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NASA reveals how it intends to bring samples of Mars back to Earth

NASA has revealed more details about its ambitious plan to collect samples from Mars and return them to Earth by launching two further spacecraft in the next decade, as reported in Nature.

When the Perseverance rover launches this summer, one of its key tasks will be to collect samples of the Martian rock and soil. Its tools include a carousel of nine different drill bits for digging into different types of material, which can then be placed into a clean test tube. However, there is no way for the rover to bring the samples back to Earth. So instead, it will perform a basic analysis of the sample using its instruments, then seal up the samples carefully and leave them on the surface of the planet.

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An illustration of NASA's Perseverance rover, which is due to land on Mars in February 2021.
An illustration of NASA’s Perseverance rover, which is due to land on Mars in February 2021. NASA/JPL-Caltech

The next stage of getting these samples back to Earth is a complex project known as the sample return mission. The plan involves sending not one but two spacecraft back to Mars in 2026. One of these crafts would land in the same location that Perseverance is landing in, an area called the Jezero Crater. It would then send out a second rover to rendezvous with Perseverance and collect the sample tubes. Then, this second rover would return the tubes to an ascent vehicle which would lift off from the Mars surface and into orbit around the planet.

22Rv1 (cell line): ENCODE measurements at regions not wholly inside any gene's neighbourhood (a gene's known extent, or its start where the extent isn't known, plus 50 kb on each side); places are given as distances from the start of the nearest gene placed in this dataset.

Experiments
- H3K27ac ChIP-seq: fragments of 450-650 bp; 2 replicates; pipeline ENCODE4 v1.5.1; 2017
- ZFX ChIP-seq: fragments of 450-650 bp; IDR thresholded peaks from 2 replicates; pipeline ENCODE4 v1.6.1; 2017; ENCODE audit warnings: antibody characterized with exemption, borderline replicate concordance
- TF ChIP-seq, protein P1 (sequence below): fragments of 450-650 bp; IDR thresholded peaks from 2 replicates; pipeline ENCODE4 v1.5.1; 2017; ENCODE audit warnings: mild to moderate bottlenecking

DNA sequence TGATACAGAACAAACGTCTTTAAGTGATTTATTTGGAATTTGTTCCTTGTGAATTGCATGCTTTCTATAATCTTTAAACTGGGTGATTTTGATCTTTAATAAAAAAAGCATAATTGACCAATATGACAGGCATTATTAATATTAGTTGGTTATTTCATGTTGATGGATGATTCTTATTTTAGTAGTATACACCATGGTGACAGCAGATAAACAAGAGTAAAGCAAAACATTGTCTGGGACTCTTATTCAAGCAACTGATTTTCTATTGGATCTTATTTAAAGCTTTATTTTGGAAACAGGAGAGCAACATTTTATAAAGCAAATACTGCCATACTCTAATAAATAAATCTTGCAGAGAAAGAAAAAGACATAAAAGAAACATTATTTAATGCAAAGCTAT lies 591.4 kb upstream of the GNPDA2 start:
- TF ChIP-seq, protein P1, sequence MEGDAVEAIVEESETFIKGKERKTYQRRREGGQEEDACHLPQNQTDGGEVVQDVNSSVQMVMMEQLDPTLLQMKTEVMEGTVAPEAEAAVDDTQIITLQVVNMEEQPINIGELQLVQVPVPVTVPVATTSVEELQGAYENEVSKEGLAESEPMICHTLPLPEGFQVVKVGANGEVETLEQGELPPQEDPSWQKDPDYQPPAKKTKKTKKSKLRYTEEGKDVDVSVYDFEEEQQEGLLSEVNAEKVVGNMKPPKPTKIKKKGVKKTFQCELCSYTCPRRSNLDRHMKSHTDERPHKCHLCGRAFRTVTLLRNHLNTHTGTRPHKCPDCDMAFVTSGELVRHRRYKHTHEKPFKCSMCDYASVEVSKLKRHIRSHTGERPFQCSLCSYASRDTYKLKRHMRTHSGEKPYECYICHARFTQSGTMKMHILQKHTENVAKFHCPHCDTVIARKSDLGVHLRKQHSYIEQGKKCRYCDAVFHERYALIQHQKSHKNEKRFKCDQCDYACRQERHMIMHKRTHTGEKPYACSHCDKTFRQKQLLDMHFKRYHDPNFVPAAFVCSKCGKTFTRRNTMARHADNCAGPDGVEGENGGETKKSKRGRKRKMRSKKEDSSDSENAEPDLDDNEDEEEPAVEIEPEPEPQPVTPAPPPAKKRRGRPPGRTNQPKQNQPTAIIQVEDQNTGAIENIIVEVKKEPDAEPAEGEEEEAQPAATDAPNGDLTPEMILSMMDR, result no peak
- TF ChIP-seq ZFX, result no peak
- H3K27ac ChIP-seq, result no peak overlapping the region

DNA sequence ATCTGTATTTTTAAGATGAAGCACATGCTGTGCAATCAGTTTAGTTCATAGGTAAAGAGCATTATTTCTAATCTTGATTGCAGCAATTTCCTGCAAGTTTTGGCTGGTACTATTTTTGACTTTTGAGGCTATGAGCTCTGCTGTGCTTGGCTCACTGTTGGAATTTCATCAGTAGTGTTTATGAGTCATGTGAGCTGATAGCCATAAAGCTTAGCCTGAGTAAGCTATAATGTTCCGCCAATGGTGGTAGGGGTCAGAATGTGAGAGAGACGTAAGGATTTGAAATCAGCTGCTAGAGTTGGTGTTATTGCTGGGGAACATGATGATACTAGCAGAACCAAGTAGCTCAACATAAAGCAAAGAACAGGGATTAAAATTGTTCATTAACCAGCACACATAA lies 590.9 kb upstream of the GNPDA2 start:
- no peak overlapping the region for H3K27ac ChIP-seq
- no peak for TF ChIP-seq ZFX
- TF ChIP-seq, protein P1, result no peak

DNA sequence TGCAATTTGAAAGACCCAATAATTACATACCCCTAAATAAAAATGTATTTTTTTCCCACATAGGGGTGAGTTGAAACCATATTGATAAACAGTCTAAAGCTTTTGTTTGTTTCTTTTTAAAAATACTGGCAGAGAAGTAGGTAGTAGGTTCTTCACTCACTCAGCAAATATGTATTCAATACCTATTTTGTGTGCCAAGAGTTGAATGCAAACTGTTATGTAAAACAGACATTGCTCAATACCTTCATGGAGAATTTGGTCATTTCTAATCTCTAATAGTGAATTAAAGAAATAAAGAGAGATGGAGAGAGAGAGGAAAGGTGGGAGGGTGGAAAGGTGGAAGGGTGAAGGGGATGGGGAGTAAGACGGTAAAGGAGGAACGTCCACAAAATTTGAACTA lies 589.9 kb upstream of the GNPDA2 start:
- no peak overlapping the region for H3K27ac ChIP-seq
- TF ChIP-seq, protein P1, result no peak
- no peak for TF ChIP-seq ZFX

The second spacecraft is needed to rendezvous with this ascent vehicle and take the samples, before returning them to Earth. This might sound complicated, but actually it’s easier to design one spacecraft for landing and taking off from a planet’s surface, and another for traveling between planets, than it is to try and build one spacecraft which can do both.

“This is by no means a simple task,” Jim Watzin, head of NASA’s Mars exploration program, said as reported by Nature. “But we have kept it as simple as possible.”

The aim is for the sample return craft to land on Mars in 2028, with the samples transferred to the other craft and landing back on Earth by 2031. The value of scientists having access to such samples could be immeasurable: “What we can learn about Mars in our own laboratories is going to be fantastic,” said Michael Meyer, lead scientist for the Mars exploration program.

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